The July 15 Another Voice says, “The time’s right in New York for single-payer health care.” The writer of that column could not be more wrong.
While he has come up with multiple comparisons of (Canadian versus U.S.) taxes and finances, etc., he does not realize that he is comparing apples to oranges.
In the United States we have a different tort legal system. We have a bunch of (dumb) rules that constrain competition between insurers. There are many other variables that make equal comparisons virtually impossible. However, there are some known factors that can be compared.
Single-payer (such as in Canada) can be defined with two words: delay or deny. Canadian health care works best for those who have limited needs. Those who have immediate needs may be delayed. Those who desire elective surgery (such as joint reconstruction) will be delayed. And some delays turn into denial. Conversely, in the United States most patients can get the care they need or desire in a much shorter time frame.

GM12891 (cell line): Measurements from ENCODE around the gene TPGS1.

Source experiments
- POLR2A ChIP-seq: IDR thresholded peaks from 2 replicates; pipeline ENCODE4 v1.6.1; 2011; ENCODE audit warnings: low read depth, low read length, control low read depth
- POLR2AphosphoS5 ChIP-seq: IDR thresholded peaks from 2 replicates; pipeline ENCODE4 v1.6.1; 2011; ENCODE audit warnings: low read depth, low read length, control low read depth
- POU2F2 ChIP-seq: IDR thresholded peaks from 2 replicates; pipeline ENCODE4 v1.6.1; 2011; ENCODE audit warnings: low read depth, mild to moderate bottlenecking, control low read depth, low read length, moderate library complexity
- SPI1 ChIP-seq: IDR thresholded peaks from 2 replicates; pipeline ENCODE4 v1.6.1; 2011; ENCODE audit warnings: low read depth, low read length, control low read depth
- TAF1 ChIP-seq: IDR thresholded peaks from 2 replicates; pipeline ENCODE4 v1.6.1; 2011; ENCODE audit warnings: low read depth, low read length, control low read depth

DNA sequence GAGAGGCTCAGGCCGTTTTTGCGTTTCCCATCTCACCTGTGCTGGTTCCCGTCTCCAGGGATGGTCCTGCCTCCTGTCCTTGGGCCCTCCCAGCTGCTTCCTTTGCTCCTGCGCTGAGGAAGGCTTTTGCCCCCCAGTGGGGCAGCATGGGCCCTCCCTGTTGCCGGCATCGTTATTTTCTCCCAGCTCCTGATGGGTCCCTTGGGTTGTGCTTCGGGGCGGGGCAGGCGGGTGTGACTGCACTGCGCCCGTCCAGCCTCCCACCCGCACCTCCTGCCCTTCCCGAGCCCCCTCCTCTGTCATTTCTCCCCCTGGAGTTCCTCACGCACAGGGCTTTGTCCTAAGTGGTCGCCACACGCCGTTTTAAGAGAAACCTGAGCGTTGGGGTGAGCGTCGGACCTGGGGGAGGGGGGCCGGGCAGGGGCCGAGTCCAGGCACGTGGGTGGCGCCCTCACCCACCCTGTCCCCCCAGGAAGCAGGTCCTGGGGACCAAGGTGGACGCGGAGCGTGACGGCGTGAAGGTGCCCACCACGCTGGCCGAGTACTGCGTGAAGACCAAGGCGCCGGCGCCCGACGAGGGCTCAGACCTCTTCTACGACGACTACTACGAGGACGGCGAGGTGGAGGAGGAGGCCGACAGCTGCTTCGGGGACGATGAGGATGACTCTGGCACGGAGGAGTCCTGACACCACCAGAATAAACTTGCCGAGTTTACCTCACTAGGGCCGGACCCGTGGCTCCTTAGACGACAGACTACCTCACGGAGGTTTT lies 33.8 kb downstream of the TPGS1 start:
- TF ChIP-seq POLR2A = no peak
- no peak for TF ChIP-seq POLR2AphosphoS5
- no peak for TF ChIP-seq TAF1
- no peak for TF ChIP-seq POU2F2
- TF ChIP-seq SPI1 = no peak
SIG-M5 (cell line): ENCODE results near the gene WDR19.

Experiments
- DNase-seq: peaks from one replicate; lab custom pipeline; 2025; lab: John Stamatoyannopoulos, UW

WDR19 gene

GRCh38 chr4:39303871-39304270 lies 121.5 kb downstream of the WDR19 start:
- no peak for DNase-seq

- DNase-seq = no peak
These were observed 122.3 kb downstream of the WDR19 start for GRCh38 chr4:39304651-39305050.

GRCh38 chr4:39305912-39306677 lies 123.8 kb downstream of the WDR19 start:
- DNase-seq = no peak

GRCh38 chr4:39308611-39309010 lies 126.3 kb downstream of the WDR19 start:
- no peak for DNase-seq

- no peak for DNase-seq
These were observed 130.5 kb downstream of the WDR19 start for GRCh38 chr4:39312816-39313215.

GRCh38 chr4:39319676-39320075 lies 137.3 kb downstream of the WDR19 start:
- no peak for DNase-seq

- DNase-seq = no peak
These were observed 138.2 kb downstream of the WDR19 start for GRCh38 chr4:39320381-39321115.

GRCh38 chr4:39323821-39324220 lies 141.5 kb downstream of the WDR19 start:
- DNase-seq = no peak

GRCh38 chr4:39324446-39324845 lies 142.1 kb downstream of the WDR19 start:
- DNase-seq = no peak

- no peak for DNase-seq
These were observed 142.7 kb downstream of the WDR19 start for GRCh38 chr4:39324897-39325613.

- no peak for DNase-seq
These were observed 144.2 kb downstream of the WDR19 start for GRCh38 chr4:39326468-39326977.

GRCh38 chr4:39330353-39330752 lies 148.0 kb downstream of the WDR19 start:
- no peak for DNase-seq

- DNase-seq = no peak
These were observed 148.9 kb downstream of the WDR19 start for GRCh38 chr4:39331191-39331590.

Examination of Great Britain’s single-payer system (since 1947) shows that there are multiple instances of facilities being unmaintained, out of date and without the latest technology available. Part of this is due to government constraining spending and everything being decided by government bureaucrats. In the U.S. with private insurance, at least you can dispute and fight with your insurers. While the current system can and should be improved, “single-payer” health care in the United States would be nothing but another expensive, wasteful and inefficient bureaucracy.
Any United States citizen who wants “single-payer,” please feel free to move to Canada.